Simpson paralleled those emotions.

“Paul sent me a text this morning, just told me he loved me and wanted me to go out and fight as hard as I would any other day, and that's what Teddy and I did,” he said. “You know, I felt like we were out there playing for Isaiah.

“Paul needs something to watch there in the hospital. It's been a long few days, so hopefully we gave him something good to see on TV.”

They certainly did.

Just as Simpson and Scott were finishing up their round, Tesori took to Twitter to describe what he just saw:

Sure, it’s a helpless feeling being so far away, but Scott soon learned that he was helping – in the only way he could.

“You always like to have some reason to fight,” he said. “When it comes to your friends, you’d do anything for him. If that’s something that can cheer him up in this moment, then it’s worth it.”

As if Simpson and Scott need any further motivation for Monday’s final round, they’ll do it for Paul and Michelle and Isaiah. They’ll do it to make them proud, they’ll do it because it’s the only way they can help, and they’ll do it to reap future rewards.

They both know, this week’s winner will clinch a spot in next year’s festivities here at Kapalua. As Scott said of his friend Tesori, “He deserves to go to Hawaii.”

Ogilvy urges distance rollback of ball

By Golf Channel DigitalNovember 23, 2017, 8:49 pm

Add Geoff Ogilvy to the chorus of voices calling for a distance rollback of the golf ball.

In an interview before the start of the Emirates Australian Open, Ogilvy said a "time-out" is needed for governing bodies to deal with the issue.

"It's complete nonsense," he said, according to an Australian website. "In my career, it’s gone from 300 yards was a massive hit to you’re a shorter hitter on tour now, legitimately short. It’s changed the way we play great golf courses and that is the crime. It isn’t that the ball goes 400, that’s neither here nor there. It’s the fact the ball going 400 doesn’t makes Augusta work properly, it functions completely wrong.’’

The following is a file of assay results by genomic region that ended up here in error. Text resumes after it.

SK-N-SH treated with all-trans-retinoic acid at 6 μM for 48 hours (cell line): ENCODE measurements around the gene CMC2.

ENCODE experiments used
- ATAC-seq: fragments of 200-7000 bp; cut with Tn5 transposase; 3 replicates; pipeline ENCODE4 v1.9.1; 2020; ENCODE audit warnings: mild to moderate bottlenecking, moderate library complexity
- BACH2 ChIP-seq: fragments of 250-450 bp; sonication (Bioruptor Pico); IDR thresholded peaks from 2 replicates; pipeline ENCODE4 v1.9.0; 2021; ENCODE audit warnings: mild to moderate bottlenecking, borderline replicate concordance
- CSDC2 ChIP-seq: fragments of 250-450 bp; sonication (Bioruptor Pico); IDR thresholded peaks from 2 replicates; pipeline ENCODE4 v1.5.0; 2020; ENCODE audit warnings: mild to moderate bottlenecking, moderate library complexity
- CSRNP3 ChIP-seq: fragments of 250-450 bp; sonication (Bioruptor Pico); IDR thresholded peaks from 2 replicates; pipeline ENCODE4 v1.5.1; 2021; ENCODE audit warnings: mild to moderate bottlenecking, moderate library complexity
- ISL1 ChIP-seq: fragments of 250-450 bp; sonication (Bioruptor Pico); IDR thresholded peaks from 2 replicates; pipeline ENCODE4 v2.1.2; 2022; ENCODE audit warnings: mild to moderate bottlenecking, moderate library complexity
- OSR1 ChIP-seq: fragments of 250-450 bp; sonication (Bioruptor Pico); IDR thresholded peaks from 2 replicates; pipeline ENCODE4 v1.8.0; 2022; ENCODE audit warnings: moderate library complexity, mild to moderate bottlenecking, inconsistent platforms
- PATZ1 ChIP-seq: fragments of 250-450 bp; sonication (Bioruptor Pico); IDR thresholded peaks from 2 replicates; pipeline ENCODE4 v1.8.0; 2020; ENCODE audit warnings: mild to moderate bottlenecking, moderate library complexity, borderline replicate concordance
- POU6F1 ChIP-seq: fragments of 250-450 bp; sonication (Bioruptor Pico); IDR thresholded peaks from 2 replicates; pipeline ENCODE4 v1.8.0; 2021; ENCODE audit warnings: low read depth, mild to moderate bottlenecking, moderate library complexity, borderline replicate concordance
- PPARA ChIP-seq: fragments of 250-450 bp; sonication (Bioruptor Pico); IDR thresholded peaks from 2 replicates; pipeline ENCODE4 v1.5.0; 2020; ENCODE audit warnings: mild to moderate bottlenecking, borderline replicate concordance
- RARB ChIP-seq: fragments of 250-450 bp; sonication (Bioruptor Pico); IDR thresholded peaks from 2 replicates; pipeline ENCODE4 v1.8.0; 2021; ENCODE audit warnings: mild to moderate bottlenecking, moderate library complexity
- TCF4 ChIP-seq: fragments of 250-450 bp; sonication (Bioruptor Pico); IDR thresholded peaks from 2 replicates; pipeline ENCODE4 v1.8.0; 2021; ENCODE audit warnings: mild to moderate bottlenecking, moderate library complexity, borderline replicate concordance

Full-field scores from the Emirates Australian Open

Ogilvy used an example from American baseball to help get his point across to an Australian audience.

“Major League Baseball in America, they use wooden bats, and everywhere else in baseball they use aluminium bats,’’ he said. “And when the major leaguers use aluminium bats they don’t even have to touch it and it completely destroys their stadiums. It’s just comedy.

“That’s kind of what’s happened to us at least with the drivers of these big hitters; We’ve completely outgrown the stadiums. So do you rebuild every stadium in the world? That’s expensive. Or make the ball go shorter? It seems relatively simple from that perspective.’’

Ogilvy, an Australian who won the 2006 U.S. Open, said he believes there will be a rollback, but admitted it would be a "challenge" for manufacturers to produce a ball that flies shorter for pros but does not lose distance when struck by recreational players.

The golf world celebrates Thanksgiving

By Golf Channel DigitalNovember 23, 2017, 6:01 pm

Here's a look, through social media, at how the golf world celebrates Thanksgiving.

Lexi Thompson:

Baking time!!

A post shared by Lexi Thompson (@lexi) on

David Feherty:

Jack Nicklaus: